Enhancing risk communication and environmental crisis management through satellite imagery and AI for air quality index estimation

dc.creatorJitkajornwanich, Kulsawasd
dc.creatorVijaranakul, Nattadet (TTU)
dc.creatorJaiyen, Saichon
dc.creatorSrestasathiern, Panu
dc.creatorLawawirojwong, Siam
dc.description© 2024 cc-by
dc.description.abstractDue to climate change, the air pollution problem has become more and more prominent [23]. Air pollution has impacts on people globally, and is considered one of the leading risk factors for premature death worldwide; it was ranked as number 4 according to the website [24]. A study, ‘The Global Burden of Disease,’ reported 4,506,193 deaths were caused by outdoor air pollution in 2019 [22,25]. The air pollution problem is become even more apparent when it comes to developing countries [22], including Thailand, which is considered one of the developing countries [26]. In this research, we focus and analyze the air pollution in Thailand, which has the annual average PM2.5 (particulate matter 2.5) concentration falls in between 15 and 25, classified as the interim target 2 by 2021′s WHO AQG (World Health Organization's Air Quality Guidelines) [27]. (The interim targets refer to areas where the air pollutants concentration is high, with 1 being the highest concentration and decreasing down to 4 [27,28]). However, the methodology proposed here can also be adopted in other areas as well. During the winter in Thailand, Bangkok and its surrounding metroplex have been facing the issue of air pollution (e.g., PM2.5) every year. Currently, air quality measurement is done by simply implementing physical air quality measurement devices at designated—but limited number of locations. In this work, we propose a method that allows us to estimate the Air Quality Index (AQI) on a larger scale by utilizing Landsat 8 images with machine learning techniques. We propose and compare hybrid models with pure regression models to enhance AQI prediction based on satellite images. Our hybrid model consists of two parts as follows: • The classification part and the estimation part, whereas the pure regressor model consists of only one part, which is a pure regression model for AQI estimation. • The two parts of the hybrid model work hand in hand such that the classification part classifies data points into each class of air quality standard, which is then passed to the estimation part to estimate the final AQI. From our experiments, after considering all factors and comparing their performances, we conclude that the hybrid model has a slightly better performance than the pure regressor model, although both models can achieve a generally minimum R2 (R2 > 0.7). We also introduced and tested an additional factor, DOY (day of year), and incorporated it into our model. Additional experiments with similar approaches are also performed and compared. And, the results also show that our hybrid model outperform them. Keywords: climate change, air pollution, air quality assessment, air quality index, AQI, machine learning, AI, Landsat 8, satellite imagery analysis, environmental data analysis, natural disaster monitoring and management, crisis and disaster management and communication.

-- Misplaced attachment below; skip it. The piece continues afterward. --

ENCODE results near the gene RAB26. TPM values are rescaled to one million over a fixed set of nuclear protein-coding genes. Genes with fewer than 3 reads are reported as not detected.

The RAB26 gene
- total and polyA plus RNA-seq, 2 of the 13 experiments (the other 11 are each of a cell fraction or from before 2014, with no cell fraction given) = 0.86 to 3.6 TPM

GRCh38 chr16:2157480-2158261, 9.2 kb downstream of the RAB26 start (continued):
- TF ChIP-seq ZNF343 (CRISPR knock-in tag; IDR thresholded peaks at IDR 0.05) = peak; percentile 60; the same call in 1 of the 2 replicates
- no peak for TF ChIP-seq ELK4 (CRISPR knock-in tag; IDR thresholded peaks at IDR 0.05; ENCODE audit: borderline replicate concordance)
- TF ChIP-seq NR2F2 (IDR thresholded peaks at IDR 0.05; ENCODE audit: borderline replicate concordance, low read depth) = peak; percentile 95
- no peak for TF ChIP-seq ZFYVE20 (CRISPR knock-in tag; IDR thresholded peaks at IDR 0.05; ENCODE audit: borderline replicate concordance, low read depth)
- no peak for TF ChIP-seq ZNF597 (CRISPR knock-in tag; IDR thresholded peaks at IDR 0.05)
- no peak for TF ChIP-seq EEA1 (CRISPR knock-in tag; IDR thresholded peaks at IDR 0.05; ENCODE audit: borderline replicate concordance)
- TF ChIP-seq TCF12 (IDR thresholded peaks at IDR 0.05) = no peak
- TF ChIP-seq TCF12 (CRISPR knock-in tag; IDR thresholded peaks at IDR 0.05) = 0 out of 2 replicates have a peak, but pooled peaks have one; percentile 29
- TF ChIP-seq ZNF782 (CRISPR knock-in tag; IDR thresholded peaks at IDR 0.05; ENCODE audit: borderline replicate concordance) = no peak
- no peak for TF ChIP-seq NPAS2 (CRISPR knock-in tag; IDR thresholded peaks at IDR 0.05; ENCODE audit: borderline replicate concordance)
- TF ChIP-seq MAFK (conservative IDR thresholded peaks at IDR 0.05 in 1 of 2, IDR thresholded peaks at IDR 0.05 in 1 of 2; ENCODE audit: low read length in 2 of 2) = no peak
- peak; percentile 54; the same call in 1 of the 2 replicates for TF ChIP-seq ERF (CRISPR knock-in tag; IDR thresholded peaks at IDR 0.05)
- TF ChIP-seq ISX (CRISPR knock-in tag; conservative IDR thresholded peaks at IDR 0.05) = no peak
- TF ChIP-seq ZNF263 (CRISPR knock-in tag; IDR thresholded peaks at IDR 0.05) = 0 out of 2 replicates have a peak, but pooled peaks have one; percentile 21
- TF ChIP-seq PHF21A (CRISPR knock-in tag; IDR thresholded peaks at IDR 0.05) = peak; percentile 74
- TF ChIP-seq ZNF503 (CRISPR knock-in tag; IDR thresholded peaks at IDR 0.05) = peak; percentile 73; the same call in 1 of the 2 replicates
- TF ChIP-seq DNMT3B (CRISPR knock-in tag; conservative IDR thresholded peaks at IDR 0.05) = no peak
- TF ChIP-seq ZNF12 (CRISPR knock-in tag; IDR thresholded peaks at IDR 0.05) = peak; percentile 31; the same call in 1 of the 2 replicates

dc.identifier.citationJitkajornwanich, K., Vijaranakul, N., Jaiyen, S., Srestasathiern, P., & Lawawirojwong, S.. 2024. Enhancing risk communication and environmental crisis management through satellite imagery and AI for air quality index estimation. MethodsX, 12. https://doi.org/10.1016/j.mex.2024.102611
dc.subjectAir Quality Index (AQI)
dc.subjectArtificial Intelligence
dc.subjectEnvironmental Crisis Management
dc.subjectHybrid supervised machine learning techniques
dc.subjectLandsat 8
dc.subjectRegression machine learning techniques
dc.subjectRisk Communication
dc.subjectSatellite images
dc.titleEnhancing risk communication and environmental crisis management through satellite imagery and AI for air quality index estimation


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